How to Wire a 240V Generator Cord


Most generators run on a 240V circuit, but, in most cases, they don't get plugged into an outlet. If you look at the cord on such a generator, you will notice that it simply ends with the wires sticking out. This is because the generator gets connected directly to breakers inside of the electrical panel.

Things You'll Need

  • Insulated screwdrivers
  • Romex connector
  • Wire strippers
  • Double-pole breaker (appropriately rated)
  • Knockout hole blank
  • Read the instructions that came with your 240V generator cord to learn whether or not it will require a neutral connection. In most cases, basic generators do not, but some advanced models have features that require a 110V line.

  • Remove the screws that are holding the electrical panel's cover in place. The cover can be heavy, so it helps if you have someone hold it while you remove the screws. Once all of the screws are out, carefully lift the cover off and away and set it in a safe place where nobody will trip over it.

  • Look inside the panel for any available double-pole breakers. This is a breaker that takes up two spaces in your electrical panel. Remember, it has to be rated for your generator, so if your generator requires a 50 amp hookup, you will need a double-pole 50 amp breaker available. If you are running the generator for a short time, you can use the breaker that powers your range but if you are going to be keeping it wired for a while, then you will want to install a dedicated breaker for it if your panel can handle it. For this example, we will be using the breaker that feeds the range.

  • Turn off the breaker that feeds your range.

  • Loosen the terminals on the breaker and remove the two wires. Keep in mind which wire gets connected to which terminal. Write the information down or label the wires so you can hook it back up correctly once you're finished using the generator. Bend the wires out of the way.

  • Find an available knockout and remove it. Use caution when doing this. You don't want the piece of metal to fall inside the panel. Get the knockout started and then use needle nose pliers to pry it out the rest of the way.

  • Loosen the clamp screws on the Romex connector and remove the locknut from the threaded section. Install the connector in the knockout hole. The clamp should be on the outside part of the panel and the locknut on the inside.

  • Strip about 3/4 of an inch of insulation from the ends of the generator cord wires. These are threaded wires, so twist the tips so all of the threads are unified in direction and there are no stragglers.

  • Insert the cord through the connector until you have enough wire inside to reach your terminals. Then, tighten the clamp screws down on the connector to hold the cord in place.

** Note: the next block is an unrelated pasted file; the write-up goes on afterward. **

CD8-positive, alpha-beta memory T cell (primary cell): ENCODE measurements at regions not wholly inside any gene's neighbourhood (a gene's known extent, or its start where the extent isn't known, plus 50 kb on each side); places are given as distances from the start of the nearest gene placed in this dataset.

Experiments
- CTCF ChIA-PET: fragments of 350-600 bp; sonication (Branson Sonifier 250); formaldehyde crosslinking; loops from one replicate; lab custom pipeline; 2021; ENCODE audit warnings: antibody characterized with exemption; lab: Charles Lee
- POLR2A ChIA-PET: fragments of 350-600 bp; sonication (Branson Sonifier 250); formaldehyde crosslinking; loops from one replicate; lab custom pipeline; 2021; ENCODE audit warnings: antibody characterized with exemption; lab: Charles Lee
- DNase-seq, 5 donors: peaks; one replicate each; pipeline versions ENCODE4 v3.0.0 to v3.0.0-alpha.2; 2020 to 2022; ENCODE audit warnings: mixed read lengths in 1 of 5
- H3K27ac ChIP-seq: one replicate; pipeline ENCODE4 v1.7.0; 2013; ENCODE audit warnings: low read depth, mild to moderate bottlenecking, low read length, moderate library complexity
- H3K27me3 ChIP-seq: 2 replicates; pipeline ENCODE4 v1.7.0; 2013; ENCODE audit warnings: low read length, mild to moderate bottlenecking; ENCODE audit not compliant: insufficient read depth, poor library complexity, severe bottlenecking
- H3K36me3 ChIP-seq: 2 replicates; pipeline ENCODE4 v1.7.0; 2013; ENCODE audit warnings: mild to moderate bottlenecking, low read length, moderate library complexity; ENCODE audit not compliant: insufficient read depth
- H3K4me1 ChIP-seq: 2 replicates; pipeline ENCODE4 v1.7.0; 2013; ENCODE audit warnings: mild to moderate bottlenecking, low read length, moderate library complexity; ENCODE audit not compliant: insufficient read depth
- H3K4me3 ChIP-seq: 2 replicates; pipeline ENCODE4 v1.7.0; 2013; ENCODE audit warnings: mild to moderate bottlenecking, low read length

• Find a free terminal on the ground bar, loosen the screw and insert the ground wire beneath it. Then, tighten down the terminal screw to hold the ground wire in place.

  • The other two wires (black and white) get connected to the breaker, one wire under each screw. Tighten them securely and give them a light tug to make sure you definitely have them under the terminal clamp.

  • In most cases, if your generator requires a neutral, the cord will consist of a ground, a white neutral and a black and a red wire. In this case, the ground wire goes to the ground bar, the white wire to the neutral bar and the black and red wires will get connected to the breaker terminals.

  • Screw the electric panel's cover back in place and turn the circuit breaker back on.

  • You will now be able to use your 240V generator cord.

Tips & Warnings

  • Always turn off the breaker before working the circuit. Use extreme caution when working around or in an open electrical panel, even if the breaker is off, the rest of the panel is still hot! Use insulated screwdrivers whenever working inside an electrical panel. If you are at all nervous or afraid of working inside an electrical panel, please call an electrician to connect your generator's cord.

Related Searches


Promoted By Zergnet


You May Also Like

  • How to Convert 120V to 240V Generator

    Converting 120-volt AC (alternating current) to 240 volt AC will allow you to use higher-voltage appliances without a proper 240-volt supply. Thanks...

  • How to Wire a 3-Wire Extension Cord

    Three wire extension cords have a heavy outer protective coating with three wires inside for positive, negative and grounding. Each internal wire...

  • How to Make a Generator Extension Cord

    Generators burn fossil fuels such as gas or diesel to produce electricity. Used in emergencies and in locations without a wired supply,...

  • How to Make a 240-Volt Cord for a Generator

    Generators produce electricity; they also produce a lot of noise and poisonous carbon monoxide fumes. For safety reasons they are often located...

  • Handyman: How to Wire a 240V Circuit

    A 240-volt circuit is typically a dedicated circuit that provides an outlet for a stove, dryer, kiln or other high-voltage appliance. The...

  • How to Use the 240/120 Volt Receptacle on a Generator

    Portable generators with 120/240V capability typically include a four-prong electrical receptacle for powering 240V appliances, as well as multiple 3-prong receptacles that...

  • DIY 240-V Extension Cords

    Many do-it-yourself enthusiasts equip their home workshops with 240 volt power tools and use extension cords. Resistance caused by current flowing through...

Related Searches

Check It Out

22 DIY Ways to Update Your Home on a Small Budget

Is DIY in your DNA? Become part of our maker community.
Submit Your Work!